He said: "We're never going to get out of the mess that we're in unless there's some international solidarity: but at the moment, there's not much sign of it, there's none of the leadership that you need."
Darling added that "the economic conditions are far, far worse than they were three years ago. Okay, [in 2008] the economy was crashing, but there was a reasonable expectation that by acting together, we were going to come out of it; whereas now, we could be like this for five, maybe 10 years, and that's a very bad place to be - unless there's a change of direction."
He said it was "utter madness" that the euro zone didn't stress-test its banks to assess their resilience to a Greek default. "That's where politics trumped reality, because everybody knows it's a matter of time before Greece defaults," he said. "The austerity package imposed on it was never going to work because Greece doesn't have the ability to service its debts, let alone start repaying them."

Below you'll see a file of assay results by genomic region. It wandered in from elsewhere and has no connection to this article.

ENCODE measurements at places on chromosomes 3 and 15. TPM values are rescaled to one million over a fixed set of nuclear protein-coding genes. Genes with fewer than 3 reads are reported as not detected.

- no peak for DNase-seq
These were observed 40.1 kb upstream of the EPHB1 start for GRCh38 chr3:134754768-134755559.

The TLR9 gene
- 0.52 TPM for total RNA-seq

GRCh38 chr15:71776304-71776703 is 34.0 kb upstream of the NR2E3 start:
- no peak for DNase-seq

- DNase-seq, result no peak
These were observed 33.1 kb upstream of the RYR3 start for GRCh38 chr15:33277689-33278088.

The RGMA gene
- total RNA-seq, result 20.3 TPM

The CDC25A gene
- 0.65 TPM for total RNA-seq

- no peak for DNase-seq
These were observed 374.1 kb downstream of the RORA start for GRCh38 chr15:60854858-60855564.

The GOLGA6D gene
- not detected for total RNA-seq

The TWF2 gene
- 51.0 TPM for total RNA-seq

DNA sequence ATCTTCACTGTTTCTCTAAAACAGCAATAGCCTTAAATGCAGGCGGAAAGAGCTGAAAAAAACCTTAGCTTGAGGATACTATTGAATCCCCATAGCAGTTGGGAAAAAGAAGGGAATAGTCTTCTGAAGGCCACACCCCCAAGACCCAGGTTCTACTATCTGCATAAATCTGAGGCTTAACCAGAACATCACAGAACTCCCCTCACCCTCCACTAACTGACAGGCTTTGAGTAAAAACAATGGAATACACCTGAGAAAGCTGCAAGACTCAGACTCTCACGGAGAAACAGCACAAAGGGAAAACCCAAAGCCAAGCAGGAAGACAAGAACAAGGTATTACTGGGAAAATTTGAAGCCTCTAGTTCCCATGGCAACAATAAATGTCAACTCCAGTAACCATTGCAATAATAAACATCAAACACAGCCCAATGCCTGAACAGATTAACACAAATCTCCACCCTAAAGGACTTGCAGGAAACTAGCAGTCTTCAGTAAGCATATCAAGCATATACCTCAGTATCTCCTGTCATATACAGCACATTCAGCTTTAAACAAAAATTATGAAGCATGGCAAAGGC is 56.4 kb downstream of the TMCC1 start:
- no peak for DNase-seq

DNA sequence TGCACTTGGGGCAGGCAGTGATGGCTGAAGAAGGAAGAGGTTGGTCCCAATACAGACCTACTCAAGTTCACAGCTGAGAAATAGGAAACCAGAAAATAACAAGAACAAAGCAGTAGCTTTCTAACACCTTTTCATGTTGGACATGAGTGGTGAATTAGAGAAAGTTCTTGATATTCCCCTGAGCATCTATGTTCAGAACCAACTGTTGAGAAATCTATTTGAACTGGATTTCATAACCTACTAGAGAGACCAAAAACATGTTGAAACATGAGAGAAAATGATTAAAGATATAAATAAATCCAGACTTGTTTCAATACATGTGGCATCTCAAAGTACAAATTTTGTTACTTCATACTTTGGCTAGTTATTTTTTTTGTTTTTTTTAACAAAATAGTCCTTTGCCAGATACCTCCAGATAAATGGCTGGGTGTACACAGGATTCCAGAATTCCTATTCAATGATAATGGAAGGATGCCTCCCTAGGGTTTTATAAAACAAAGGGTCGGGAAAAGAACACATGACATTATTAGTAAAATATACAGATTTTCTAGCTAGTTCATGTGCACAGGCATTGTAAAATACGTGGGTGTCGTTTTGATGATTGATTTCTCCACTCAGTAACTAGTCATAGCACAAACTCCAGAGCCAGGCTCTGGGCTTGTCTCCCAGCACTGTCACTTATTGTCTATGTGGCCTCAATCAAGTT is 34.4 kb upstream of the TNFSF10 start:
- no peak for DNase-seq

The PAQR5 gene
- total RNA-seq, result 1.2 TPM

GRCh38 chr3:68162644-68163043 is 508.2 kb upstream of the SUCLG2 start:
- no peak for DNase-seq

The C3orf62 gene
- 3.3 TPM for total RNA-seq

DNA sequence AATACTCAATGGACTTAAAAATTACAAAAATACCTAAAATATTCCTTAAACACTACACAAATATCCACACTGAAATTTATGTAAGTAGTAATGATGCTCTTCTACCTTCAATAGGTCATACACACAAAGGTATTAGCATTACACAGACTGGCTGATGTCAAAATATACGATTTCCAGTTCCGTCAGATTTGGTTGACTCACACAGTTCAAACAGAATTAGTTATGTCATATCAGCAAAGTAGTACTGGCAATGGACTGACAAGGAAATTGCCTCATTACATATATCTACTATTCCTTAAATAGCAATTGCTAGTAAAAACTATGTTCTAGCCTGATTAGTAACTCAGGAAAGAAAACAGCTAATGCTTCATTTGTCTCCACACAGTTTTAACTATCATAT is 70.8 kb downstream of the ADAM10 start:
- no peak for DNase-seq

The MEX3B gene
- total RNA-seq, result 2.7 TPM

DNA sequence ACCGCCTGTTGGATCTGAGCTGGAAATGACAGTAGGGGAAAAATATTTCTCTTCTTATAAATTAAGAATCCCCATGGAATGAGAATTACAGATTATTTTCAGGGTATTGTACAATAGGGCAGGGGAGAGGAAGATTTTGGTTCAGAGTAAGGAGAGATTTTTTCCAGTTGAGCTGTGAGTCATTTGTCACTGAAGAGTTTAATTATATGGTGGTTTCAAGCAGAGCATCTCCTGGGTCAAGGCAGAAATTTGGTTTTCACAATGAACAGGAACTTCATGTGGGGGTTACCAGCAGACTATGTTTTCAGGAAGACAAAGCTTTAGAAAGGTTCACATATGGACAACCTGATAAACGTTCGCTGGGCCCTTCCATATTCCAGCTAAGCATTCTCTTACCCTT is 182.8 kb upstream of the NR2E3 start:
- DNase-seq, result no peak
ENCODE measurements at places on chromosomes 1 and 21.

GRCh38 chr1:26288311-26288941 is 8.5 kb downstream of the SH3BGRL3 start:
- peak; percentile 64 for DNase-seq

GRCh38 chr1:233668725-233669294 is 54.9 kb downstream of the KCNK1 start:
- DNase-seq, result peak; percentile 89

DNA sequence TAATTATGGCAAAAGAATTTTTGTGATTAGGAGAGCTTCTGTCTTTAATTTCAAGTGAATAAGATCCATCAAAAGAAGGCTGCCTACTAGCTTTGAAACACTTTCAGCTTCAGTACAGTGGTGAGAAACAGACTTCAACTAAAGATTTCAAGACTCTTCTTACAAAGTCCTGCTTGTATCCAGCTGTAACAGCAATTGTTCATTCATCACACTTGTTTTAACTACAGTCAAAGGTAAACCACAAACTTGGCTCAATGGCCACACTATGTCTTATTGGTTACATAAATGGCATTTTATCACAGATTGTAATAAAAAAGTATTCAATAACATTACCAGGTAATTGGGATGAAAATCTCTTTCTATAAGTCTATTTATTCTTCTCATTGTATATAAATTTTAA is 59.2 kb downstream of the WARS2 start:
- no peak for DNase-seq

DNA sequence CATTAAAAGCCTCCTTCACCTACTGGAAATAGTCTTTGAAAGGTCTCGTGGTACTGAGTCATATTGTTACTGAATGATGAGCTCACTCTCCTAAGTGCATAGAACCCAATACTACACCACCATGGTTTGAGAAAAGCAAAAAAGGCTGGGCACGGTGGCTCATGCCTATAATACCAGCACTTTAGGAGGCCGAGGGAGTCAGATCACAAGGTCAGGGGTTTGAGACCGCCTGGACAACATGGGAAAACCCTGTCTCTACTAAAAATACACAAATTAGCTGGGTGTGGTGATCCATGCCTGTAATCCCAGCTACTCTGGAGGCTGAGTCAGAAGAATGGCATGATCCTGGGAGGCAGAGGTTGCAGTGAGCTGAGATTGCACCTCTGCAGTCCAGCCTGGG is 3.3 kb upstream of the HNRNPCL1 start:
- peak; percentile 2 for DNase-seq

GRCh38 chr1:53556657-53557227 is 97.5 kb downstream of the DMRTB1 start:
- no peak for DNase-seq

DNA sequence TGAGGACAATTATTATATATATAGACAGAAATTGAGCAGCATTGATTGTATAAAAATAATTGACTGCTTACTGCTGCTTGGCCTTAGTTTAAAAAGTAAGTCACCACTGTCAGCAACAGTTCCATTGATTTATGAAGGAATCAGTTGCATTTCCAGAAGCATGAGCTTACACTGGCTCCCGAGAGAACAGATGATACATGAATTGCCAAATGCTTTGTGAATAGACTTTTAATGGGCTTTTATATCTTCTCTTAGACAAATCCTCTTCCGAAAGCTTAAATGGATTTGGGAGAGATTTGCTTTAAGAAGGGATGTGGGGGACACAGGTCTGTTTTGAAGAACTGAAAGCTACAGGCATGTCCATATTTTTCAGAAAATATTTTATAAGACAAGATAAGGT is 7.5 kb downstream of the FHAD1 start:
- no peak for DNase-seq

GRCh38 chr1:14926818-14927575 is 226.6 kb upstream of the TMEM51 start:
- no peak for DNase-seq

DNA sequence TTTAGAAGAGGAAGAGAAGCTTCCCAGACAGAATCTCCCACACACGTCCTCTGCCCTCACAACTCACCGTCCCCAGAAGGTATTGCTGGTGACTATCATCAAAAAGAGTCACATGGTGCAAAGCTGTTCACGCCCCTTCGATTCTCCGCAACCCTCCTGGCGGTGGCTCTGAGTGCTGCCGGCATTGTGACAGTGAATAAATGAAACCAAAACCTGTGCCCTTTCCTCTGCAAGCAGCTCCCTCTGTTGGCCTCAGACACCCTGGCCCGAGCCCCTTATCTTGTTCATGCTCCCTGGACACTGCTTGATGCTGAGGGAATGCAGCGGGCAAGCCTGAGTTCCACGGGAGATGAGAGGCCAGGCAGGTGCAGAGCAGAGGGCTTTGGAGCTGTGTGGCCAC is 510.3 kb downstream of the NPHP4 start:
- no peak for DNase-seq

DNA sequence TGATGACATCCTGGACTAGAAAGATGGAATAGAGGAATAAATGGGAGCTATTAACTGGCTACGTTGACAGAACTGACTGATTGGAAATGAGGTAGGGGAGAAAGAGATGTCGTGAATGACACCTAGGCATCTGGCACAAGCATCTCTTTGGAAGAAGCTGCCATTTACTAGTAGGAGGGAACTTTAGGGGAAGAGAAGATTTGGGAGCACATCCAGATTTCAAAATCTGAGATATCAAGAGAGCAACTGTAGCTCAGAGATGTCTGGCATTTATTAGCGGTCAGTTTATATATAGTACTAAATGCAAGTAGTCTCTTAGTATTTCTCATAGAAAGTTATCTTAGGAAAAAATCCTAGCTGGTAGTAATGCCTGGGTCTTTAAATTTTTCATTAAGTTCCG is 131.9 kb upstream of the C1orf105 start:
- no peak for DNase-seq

Greece needs be allowed to default "in an orderly way," he said - and all European banks need to be adequately capitalised beforehand, or there will be feedback through the system as there was in 2008.
"It's expensive, I know, but it's an awful lot cheaper than the alternative," he said. "The trouble with banks is that, in a time of crisis, they don't fall in ones and twos. There is a risk of the domino effect."
In the UK, Darling said, banks are in a much stronger position than on the Continent - but he warned that the economy will continue to stagnate and unemployment will increase unless the rate of spending cuts is reduced. "If you [cut] so fast that you crash the economy, you don't end up with any growth and you have to borrow more," he said.
Darling argued that the Bank of England's new round of quantitative easing and the Treasury's plans for credit-easing show that the coalition is beginning to pursue a plan B, but warned of a long time-lag before these measures have an impact.
For the full interview, click here.